Every Hindu festival has a sort of some mythological story. The Hindu scriptures say the churning of the celestial ocean Samudra Manthan by the Asuras on one side and Devas on the other using the giant serpent Vasuki as a giant rope was done with a view to getting the Amritha - the nectar of immortality. The Asuras were particular about getting it. The poisonous scum that initially came out on the side of Devas very much affected them, endangering their lives. In the process God Vishnu turned deep blue. Upon prayer both by the Asuras and Devas, God Shiva swallowed the poison and thus saved them and the universe. Lord's consort Parvati, concerned about Shiva's health, held his throat for a day and night to avoid the poison getting down the throat. The poison never got into his body, however, his throat turned blue as the poison lodged there for ever. Hence Shiva assumes the name of Neelaknda, the name quite popular in Tamil Nadu and also in other southern states.
To prevent damage to the lord, Goddess Parvati stayed whole night and day, so we too engage in fasting and do Jagaran (being awake for the entire night). The festival of Maha Shivaratri marks the fasting and meditation on God as was done by Pavati. .
At Major Shiva temples across India, the Shiva Lingam is worshiped throughout the night by anointing it it every three hours with milk, curd, honey, rose water, etc., amidst the chanting of the Mantra ''Om Namah Shivaya''. Offerings of bael (Bilva leaves) leaves are made to the Lingam. as they are sacred; it is said, Lakshmi resides in them.
People who utter the Panchakshara Mantra, ''Om Namah Shivaya'' during Shivaratri, with dedication and devotion will be freed from all sins and get salvation- deliverance from the cycles of birth and death and the associated pains with them. Thus, they, it is believed, will live in the quiet world of eternal bliss in the shadow of the Lord.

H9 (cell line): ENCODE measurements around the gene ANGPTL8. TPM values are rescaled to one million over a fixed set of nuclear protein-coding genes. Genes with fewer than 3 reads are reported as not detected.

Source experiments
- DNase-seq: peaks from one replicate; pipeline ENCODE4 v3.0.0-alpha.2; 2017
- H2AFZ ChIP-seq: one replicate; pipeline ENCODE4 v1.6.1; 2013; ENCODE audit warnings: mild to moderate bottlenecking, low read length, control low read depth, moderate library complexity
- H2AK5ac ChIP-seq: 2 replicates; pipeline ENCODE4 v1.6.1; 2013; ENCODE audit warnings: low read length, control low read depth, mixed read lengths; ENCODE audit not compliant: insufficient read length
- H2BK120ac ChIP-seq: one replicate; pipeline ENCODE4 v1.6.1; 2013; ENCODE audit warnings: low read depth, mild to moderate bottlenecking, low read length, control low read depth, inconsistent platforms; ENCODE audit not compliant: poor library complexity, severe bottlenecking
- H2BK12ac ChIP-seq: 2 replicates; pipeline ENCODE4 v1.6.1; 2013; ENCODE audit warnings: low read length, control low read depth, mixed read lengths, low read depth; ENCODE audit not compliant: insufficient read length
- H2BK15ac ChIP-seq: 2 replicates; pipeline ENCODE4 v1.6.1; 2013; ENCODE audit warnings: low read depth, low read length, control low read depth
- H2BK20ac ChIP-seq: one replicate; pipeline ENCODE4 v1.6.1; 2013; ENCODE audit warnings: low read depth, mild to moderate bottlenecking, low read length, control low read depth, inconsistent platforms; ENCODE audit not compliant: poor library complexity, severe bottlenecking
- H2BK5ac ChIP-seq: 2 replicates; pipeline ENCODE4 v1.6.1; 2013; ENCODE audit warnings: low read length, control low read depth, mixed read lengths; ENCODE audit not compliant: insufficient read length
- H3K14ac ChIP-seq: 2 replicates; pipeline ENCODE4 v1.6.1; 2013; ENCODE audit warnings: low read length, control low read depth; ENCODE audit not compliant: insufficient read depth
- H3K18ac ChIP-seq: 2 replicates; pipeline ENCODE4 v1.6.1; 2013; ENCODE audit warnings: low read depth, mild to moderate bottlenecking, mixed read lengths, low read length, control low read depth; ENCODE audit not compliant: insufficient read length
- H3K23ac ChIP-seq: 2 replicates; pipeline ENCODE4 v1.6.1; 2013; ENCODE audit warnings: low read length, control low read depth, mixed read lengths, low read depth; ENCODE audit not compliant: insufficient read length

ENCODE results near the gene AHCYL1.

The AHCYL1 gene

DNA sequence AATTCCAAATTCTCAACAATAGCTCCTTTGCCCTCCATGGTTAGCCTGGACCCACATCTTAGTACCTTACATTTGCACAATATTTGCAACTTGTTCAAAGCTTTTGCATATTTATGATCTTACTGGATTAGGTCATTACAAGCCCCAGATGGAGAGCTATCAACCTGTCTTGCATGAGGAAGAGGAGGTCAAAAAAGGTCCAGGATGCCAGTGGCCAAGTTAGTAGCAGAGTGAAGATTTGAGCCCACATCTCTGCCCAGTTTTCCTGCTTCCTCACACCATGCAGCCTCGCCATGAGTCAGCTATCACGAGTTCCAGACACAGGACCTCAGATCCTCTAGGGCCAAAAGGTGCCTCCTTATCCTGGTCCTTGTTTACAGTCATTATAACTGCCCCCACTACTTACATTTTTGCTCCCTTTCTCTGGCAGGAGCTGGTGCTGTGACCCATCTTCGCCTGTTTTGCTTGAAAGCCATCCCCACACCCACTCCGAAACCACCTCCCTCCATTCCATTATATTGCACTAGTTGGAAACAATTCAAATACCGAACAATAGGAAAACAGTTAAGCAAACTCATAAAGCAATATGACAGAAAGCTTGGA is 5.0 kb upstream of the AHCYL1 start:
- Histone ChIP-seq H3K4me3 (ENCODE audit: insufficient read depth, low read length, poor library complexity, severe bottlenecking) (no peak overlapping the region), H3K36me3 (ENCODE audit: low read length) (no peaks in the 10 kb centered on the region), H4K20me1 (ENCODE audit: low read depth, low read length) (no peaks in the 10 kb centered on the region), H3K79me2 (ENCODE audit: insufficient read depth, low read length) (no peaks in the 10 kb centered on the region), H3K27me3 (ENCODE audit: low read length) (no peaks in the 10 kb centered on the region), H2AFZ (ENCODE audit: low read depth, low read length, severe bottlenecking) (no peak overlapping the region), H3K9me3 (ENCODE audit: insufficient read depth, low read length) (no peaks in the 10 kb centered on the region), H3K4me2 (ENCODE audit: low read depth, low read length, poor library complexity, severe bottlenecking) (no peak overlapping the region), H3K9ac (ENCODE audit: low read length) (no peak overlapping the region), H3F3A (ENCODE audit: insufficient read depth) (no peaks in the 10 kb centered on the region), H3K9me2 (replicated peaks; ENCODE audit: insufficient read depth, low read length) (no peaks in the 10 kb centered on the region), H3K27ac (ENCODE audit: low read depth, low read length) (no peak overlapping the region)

"Maha Shivaratri symbolizes the last holy bath of the Kalpvasis and as per the mythology, this day is awaited in the heavens as well," This is a very rare coincidence and the Sangam area will remain more crowded than previous years since it is the last bathing day,"Today, the Kumbh Mela in UP's Prayagraj is set to witness the last dip at the Sangam, or the holy confluence of the Ganga, Yamuna and the mythical Saraswati, on the occasion of Maha Shivaratri.
This Mela, one of the largest religious gatherings in the world, was held in Uttar Pradesh's Prayagraj from January 15 on Makar Sakranti to March 4 (Maha Shivratri) this year. It is celebrated four times over a course of 12 years. Some scriptures point out this is the night of Shiva's dance. Many Puranas deal with The Maha Shivaratri; mention may be be made of the Skanda Purana, Linga Purana and Padma Purana. Though there are different versions about Shivaratri, the primary objective is self analysis and this is done by way of meditation on God, fasting, paying obeisance to icons of Shiva such as the Lingam. This is also the night on which both lord Shiva and Parvati got married and began their virtuous path of life.
|Chidambaram temple. Natyanjali ~ Siva Travelogue|
|Chidamparam temple, TN Goibibo|
|Chidamparam temple corridor close to the tank./ Chennai Focus|
The Indian dance tradition traces its historical roots to Shiva temples across India. This festival marks the a historic confluence of well-known artists of various tradition for annual colorful dance festivals at major Hindu temples such as Konark,
|Dance festival. Khajuraho Temple, Odisha The Hindu|
The annual dance festivals at Chidambaram (TN) and Khajuraho (Odisha) temples, where dance is held against the backdrop of the temples, offer unique visual treat to the visitors.The artists from other states show their skills in nuances of their respective age old dance traditions. As for the rasikas, it is indeed a rare opportunity to watch performances in such an aesthetic setting and it is a delightful experience that will be long cherished by them. By the same token, for the well-trained artistes they get a better exposure in a different environment. This dance event has been around for several centuries and the state tourism departments give solid support to preserve our cultural matrix and ethos to maintain the unbroken continuity despite the onslaught of western influence.